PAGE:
• Stage IIA: tumour extends onto upper vagina. If cervical tumour is small, in other words <4cm, consider surgical option as above or chemoradiation.

Locally advanced disease

  • Stage IIB: tumour extends into parametrial tissues, but not to sidewall (tissue lateral to cervix).
  • Stage IIIA: tumour has spread to lower one-third of vagina, but nowhere else.
  • Stage IIIB: tumour has spread to the pelvic side wall, or has blocked a ureter.
  • Stage IVA: tumour has spread to the rectum or bladder. These patients may require surgical diversion of the bladder or bowel before definitive chemoradiation.
  • Stage IVB: tumour has spread to distant organs, for instance lungs.

Women with locally advanced cervical squamous cell cancer are best treated with primary chemoradiation, as surgery alone will not provide adequate clearance and will still require adjuvant radiation. It is desirable to minimise side effects to avoid dual radical treatments if possible (in other words, surgery plus chemoradiation). Patients are still potentially curable up to stage IVA (up to 15 per cent five-year survival).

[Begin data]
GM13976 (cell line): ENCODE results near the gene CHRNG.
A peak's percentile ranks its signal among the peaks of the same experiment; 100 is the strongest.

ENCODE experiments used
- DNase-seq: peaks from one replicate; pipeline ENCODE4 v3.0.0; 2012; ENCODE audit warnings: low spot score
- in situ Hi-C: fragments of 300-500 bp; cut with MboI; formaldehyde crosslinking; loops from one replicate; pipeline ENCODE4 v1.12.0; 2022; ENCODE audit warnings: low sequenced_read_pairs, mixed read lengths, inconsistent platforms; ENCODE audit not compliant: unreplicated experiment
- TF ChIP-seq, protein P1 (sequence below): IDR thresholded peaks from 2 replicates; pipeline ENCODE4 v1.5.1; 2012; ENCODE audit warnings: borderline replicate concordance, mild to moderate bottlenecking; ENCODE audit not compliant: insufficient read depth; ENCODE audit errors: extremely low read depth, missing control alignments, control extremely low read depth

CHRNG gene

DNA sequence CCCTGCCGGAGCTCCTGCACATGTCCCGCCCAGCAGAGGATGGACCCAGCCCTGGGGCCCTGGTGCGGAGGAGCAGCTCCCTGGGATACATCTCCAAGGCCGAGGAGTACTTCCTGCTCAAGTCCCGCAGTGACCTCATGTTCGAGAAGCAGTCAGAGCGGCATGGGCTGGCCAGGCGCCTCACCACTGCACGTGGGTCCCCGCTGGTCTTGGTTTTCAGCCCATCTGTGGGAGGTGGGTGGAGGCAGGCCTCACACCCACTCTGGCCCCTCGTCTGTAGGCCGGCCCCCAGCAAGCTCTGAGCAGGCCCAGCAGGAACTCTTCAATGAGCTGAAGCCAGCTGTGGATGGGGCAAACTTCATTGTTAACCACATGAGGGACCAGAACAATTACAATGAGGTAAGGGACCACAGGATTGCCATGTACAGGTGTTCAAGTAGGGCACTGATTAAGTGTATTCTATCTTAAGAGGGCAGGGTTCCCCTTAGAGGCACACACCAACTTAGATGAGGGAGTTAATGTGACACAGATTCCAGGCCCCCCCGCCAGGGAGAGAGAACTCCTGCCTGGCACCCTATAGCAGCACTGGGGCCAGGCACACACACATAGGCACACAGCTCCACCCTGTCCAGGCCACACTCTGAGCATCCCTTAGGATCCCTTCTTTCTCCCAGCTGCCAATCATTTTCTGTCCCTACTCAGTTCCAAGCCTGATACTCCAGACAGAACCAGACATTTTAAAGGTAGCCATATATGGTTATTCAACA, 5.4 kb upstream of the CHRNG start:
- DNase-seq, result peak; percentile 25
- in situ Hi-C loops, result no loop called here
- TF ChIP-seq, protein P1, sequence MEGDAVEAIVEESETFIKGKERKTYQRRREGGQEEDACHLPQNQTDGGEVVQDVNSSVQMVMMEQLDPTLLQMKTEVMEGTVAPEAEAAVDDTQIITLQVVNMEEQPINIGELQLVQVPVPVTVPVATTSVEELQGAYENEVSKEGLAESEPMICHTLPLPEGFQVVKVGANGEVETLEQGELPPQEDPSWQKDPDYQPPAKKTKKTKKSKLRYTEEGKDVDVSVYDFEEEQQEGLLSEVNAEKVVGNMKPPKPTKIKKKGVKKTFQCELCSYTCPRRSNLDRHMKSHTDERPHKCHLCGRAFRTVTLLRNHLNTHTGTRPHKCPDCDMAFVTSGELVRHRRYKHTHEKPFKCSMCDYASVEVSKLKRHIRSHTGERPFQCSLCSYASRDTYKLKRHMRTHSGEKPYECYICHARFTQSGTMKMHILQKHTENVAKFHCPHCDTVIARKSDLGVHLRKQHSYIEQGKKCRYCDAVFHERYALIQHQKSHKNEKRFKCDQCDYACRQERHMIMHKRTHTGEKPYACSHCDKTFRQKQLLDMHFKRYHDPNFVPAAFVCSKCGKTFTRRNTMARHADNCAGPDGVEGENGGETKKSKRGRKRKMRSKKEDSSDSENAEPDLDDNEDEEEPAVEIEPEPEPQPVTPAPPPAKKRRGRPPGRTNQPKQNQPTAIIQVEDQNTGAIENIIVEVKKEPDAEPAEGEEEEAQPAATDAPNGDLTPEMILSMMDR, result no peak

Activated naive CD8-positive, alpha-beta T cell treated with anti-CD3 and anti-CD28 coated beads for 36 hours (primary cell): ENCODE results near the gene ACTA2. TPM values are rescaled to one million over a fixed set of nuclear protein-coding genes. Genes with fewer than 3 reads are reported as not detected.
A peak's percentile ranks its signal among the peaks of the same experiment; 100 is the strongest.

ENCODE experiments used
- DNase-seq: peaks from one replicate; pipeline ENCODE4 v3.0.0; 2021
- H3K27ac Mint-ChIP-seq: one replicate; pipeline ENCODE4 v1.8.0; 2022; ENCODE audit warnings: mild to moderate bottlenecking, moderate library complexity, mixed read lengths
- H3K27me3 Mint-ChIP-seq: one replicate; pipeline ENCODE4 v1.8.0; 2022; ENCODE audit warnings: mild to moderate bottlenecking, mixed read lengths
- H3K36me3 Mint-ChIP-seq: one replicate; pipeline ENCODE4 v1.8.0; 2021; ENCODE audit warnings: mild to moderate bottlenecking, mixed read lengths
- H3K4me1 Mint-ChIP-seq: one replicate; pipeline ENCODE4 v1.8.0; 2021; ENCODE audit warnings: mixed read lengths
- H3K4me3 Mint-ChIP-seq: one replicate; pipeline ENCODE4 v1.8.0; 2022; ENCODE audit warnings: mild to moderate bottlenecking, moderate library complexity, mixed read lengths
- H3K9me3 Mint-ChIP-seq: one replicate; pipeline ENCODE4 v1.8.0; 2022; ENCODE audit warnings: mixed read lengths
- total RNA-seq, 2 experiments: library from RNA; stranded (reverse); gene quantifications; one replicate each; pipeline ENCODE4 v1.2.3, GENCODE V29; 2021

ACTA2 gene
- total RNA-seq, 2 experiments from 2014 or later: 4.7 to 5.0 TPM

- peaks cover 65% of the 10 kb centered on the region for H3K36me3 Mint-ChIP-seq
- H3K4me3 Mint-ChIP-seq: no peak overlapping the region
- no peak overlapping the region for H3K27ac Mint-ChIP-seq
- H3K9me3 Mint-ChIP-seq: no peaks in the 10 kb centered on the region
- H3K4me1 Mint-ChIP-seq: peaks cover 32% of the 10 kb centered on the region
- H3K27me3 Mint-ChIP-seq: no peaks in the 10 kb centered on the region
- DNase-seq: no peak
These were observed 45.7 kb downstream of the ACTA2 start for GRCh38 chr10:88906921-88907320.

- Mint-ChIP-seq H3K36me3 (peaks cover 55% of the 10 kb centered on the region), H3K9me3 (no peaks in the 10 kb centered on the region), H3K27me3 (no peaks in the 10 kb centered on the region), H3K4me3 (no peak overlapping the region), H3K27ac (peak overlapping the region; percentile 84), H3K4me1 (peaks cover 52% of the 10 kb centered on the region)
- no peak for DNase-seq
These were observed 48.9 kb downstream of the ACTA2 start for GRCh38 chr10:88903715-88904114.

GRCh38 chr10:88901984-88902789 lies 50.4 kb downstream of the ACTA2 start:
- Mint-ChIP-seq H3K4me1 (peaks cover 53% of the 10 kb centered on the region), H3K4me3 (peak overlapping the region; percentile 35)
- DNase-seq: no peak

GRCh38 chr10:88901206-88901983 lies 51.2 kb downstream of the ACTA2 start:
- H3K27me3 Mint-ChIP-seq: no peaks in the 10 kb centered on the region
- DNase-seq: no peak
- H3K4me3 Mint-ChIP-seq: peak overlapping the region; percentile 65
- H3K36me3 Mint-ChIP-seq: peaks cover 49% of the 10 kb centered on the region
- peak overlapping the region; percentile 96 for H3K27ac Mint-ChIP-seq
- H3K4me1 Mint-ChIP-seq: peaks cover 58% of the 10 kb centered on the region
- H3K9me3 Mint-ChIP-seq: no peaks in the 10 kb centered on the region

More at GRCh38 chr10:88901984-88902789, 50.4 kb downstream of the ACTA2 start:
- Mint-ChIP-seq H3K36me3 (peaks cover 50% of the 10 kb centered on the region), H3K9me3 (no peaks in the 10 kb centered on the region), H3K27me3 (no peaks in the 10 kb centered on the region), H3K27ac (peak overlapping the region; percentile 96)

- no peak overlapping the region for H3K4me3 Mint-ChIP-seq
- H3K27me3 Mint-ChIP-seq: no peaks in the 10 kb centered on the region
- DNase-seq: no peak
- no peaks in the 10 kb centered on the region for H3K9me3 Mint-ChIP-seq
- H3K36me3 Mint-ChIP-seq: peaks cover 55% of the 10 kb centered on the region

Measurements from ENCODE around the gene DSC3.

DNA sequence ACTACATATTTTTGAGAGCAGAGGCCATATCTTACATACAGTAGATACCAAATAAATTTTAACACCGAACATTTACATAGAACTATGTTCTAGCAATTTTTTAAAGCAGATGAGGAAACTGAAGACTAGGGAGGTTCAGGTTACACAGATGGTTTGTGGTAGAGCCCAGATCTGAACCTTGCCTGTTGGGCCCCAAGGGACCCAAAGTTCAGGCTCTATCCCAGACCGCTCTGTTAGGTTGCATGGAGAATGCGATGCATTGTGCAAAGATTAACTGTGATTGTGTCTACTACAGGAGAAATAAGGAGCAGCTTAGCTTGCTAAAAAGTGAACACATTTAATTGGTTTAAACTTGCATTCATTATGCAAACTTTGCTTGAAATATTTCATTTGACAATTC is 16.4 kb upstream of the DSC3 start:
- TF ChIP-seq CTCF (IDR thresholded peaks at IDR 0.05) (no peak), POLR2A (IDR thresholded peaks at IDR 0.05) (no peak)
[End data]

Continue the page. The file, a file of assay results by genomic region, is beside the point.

Definitions

  • Radical hysterectomy: compared to a simple hysterectomy to achieve adequate clearance from the tumour, a vaginal and paracervical cuff of tissue is excised in continuity with the cervix. Much of the morbidity of this procedure comes from the additional dissection required to attain lateral clearance (bladder and bowel dysfunction) but this is usually temporary. In addition to a laparotomy, this procedure can also be completed entirely laparoscopically (with or without a robot) and an international randomised trial we are participating in is currently evaluating this against the conventional laparotomy route.